Sinn Fein councillor Tony Hassan has paid tribute to his late friend Neil McLaughlin who passed away last month.
At the graveside oration to the Derry Republican Neil McLaughlin Mr. Hassan said that Neil was a great inspiration to young republicans in Derry City and in particular to the people of Shantallow.
Speaking in tribute to his friend he said: “Neil, passed away last month at just 65 years of age, he will always be remembered as someone who led from the front and for the hard work and dedication he gave to the republican cause.
“It was fitting that hundreds of people from all over Derry and beyond gathered in the city cemetery on St Stephen’s Day to bid him farewell.
“He was very much seen as an ‘old hand’ back in the early 1970s and he was the man that the people of Shantallow went to for advice and guidance. And he was one of the founding members of the Sinn Féin Cumann in the Shantallow area and for years was the party’s organiser.
“Like many other republicans in the early 1970s, Neil was at the forefront of protests and opposition to Internment and British rule in Ireland and when other work needed to be done Neil was never found wanting. He toured Ireland bringing the political message of Sinn Féin. His house in Shantallow was always open to Republicans no matter what their problems were and his work for the political prisoners and their families was always at the top of his list and ensured that those on the run had a bed for the night.
Outside of politics Neil was also a sporting legend and represented Ireland in the 1972 Olympic Games in Munich and just missed out on a silver medal. He won a bronze medal at the 1971 European championships in Madrid. After turning profession he went on to have many good fights under his belt.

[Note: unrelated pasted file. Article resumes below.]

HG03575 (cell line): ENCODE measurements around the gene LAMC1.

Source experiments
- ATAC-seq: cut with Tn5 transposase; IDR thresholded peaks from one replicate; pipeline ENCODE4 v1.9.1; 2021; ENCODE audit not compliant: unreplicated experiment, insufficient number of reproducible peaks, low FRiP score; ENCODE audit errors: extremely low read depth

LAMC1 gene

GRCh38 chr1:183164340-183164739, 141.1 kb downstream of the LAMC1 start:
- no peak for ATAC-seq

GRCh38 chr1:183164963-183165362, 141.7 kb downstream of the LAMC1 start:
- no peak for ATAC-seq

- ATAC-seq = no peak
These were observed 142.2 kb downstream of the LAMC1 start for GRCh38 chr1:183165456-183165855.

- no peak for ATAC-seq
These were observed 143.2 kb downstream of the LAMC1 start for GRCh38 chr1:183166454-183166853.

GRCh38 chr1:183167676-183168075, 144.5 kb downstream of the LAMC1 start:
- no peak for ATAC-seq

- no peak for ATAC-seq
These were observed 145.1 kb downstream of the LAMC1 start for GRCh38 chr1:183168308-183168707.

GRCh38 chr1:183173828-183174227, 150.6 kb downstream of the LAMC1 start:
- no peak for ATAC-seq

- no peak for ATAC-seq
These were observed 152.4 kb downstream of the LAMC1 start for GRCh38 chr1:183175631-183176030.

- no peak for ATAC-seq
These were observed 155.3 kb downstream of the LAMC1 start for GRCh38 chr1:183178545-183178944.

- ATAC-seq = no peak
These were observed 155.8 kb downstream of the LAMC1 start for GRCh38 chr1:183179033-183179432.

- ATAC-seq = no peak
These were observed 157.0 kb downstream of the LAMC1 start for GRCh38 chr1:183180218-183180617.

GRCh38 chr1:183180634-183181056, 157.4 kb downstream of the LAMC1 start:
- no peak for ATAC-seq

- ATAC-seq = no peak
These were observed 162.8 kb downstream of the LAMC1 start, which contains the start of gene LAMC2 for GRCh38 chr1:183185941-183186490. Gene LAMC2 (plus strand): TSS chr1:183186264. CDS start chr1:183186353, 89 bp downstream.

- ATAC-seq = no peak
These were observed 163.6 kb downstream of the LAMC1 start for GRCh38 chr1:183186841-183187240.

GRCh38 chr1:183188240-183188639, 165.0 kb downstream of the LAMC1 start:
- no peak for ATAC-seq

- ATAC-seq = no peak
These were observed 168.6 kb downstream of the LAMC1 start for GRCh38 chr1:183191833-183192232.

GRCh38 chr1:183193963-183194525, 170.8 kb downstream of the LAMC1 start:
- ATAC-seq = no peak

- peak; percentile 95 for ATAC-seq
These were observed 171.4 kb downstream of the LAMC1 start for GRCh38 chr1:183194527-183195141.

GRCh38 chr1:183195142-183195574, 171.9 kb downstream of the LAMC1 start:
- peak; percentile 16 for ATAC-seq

“Neil never shied away from his responsibilities and ensured that the republican struggle continued at a time when many might have faltered. He took a leading role in protests during the Hunger Strikes and was director of elections when Martin McGuinness won a seat in the Assembly elections of 1982. He supported the peace process and the Good Friday Agreement, and worked for Sinn Féin right up until he fell into bad health.
“As we laid Neil to rest I could not but think that on many occasions he could be seen at the graves of soldiers of Óglaigh na hÉireann, tending the graves and ensuring they had the respect they deserved. Neil never forgot his fallen comrades. In fact, he believed that their sacrifice should be a catalyst to spur us on in the pursuit of Irish unity.
“Neil’s death was a sad occasion for his family and friends and for everyone who knew him will sorely miss him. We will never forget the role he played in our struggle. He was in life an inspiration to those around him and in death people will look back on a man, who was an example to us all, he was a boxing legend but he was also a Republican legend.
“I offer my deepest sympathy to Margo, his sons Neil, Liam, Michael, Mark, Colum and daughters Fiona and Isabelle.”